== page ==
In Denmark we have Elsparefonden’s MyHome project and some clever legislation forcing Utility Companies to share consumption data with the clients. However, its far from the situation in most other places in the world which is why its so interesting what Google is doing with their PowerMeter application. At Google they’re doing their helping enable a future where access to personal electricity information helps everyone make smarter energy choices. Google PowerMeter shows consumers their electricity consumption in a secure Google gadget. Currently they are testing the product with utility partners in the US, India and Canada and they plan to expand the rollout of Google PowerMeter later this year.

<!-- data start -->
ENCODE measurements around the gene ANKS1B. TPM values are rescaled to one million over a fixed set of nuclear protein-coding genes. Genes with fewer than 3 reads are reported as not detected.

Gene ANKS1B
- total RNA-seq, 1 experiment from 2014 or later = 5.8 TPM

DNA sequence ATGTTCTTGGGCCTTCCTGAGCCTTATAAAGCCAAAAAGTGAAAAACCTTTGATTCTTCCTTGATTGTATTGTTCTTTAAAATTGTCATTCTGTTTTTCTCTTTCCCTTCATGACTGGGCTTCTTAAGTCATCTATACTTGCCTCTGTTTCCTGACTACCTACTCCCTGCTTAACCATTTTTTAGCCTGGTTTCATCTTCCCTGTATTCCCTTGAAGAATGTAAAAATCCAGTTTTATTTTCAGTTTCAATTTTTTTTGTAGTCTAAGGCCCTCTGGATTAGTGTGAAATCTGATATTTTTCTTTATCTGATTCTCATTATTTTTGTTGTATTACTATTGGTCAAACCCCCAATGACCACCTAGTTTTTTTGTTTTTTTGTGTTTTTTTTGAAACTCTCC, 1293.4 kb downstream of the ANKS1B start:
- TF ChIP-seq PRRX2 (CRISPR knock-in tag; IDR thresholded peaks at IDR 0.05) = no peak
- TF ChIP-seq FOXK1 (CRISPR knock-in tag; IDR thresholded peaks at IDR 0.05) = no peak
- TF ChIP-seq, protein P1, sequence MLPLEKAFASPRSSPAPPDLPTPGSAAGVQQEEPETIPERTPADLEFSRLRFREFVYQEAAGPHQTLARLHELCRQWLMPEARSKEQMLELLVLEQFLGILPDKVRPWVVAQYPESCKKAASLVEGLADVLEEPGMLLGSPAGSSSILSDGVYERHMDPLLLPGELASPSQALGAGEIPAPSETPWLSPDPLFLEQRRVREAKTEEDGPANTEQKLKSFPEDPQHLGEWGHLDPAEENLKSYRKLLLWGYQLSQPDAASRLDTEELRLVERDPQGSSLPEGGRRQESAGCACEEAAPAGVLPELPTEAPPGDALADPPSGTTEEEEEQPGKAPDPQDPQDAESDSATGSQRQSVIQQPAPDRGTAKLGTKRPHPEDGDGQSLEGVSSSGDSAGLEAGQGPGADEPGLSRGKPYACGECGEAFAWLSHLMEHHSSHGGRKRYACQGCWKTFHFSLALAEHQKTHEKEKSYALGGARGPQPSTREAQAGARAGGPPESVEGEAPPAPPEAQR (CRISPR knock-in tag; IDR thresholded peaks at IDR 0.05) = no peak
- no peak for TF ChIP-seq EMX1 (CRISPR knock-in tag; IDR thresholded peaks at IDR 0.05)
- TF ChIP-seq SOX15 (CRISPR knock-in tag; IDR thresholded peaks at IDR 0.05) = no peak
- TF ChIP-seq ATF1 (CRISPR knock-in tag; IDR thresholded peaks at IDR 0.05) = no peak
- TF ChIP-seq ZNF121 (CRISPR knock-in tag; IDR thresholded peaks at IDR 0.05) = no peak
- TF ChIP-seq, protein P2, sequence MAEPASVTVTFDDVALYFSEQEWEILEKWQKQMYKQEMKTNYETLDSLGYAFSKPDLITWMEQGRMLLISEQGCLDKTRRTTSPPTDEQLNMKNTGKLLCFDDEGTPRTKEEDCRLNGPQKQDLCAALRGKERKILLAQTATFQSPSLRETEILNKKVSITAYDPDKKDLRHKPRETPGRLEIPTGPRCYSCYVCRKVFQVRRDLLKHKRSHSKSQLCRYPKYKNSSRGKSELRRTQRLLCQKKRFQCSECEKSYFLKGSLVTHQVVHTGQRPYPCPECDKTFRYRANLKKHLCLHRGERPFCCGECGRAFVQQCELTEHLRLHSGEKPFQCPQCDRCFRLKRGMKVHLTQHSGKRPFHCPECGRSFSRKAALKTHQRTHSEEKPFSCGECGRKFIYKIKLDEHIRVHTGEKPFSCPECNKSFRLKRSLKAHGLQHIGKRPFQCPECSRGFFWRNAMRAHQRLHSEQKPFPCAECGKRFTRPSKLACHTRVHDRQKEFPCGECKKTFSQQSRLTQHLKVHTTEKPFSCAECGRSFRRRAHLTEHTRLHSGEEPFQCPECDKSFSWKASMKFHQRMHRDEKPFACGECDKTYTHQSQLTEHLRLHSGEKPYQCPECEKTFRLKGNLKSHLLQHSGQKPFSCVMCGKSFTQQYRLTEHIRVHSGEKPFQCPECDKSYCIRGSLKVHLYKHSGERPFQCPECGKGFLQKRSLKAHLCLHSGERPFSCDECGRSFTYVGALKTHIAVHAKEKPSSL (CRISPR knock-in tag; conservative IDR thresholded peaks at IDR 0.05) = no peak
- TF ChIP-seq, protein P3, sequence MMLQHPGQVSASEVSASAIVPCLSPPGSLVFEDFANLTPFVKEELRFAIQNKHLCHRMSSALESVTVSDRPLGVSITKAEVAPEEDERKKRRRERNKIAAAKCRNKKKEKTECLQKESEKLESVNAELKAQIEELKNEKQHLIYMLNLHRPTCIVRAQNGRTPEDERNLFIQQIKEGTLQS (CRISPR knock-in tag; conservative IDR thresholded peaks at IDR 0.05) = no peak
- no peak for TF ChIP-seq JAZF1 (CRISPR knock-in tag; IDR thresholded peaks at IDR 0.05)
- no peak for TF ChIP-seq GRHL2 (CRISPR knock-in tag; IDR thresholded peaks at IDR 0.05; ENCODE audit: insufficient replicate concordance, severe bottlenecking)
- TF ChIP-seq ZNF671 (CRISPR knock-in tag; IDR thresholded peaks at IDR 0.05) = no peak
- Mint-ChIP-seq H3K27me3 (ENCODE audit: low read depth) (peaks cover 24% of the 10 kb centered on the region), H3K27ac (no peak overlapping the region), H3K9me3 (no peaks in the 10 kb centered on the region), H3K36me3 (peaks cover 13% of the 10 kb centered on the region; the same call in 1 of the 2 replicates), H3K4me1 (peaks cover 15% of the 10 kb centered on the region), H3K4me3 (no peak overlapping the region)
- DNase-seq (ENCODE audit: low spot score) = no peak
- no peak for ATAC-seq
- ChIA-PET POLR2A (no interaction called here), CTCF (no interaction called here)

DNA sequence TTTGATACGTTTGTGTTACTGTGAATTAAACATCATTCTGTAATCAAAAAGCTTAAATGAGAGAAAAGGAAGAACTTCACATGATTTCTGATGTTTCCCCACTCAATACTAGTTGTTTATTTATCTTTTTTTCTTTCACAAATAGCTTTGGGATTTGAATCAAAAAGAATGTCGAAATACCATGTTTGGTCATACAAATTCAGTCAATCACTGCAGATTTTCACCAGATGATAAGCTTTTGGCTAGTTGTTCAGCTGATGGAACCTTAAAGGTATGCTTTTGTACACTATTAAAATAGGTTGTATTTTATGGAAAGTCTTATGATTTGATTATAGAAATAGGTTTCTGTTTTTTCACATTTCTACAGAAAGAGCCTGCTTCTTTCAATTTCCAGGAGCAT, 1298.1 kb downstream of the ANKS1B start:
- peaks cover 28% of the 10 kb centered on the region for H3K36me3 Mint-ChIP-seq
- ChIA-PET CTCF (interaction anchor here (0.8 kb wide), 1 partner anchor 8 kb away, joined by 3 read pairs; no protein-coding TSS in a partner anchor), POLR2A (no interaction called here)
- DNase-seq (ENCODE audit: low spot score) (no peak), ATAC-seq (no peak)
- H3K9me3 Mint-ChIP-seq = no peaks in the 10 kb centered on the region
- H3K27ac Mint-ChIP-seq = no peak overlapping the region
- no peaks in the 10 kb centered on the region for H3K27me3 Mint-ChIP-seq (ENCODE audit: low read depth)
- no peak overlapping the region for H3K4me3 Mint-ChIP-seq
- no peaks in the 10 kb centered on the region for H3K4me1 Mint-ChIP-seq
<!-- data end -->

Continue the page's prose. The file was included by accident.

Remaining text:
Google PowerMeter

Google PowerMeter Screenshot

Check it out…


Join other Google Developers… at I/O


For two days in May, more specifically the 27 – 18th of May 2009, thousands of web developers will come together to learn how to develop web applications with Google and open technologies. Its a chance to learn from product experts about Android, App Engine, Chrome, Google Web Toolkit, AJAX APIs and more Google related stuff…


If you are in to any of that stuff, you should consider attending… its in the Moscone West Conference Center in San Francisco (same venue for MAX 2008 NA).

Check it out…


SRWare Iron : Google Chrome without privacy controversy

If you are thrilled by the fast rendering, sleek design and innovative features of Google Chrome… but are concerned about what and who Google may be tempted to sell your usage patterns to: SRWare Iron is the answer…

It’s based on the Chromium-source and therefore offers the same features as Chrome, but without the critical privacy problems.

Check it out…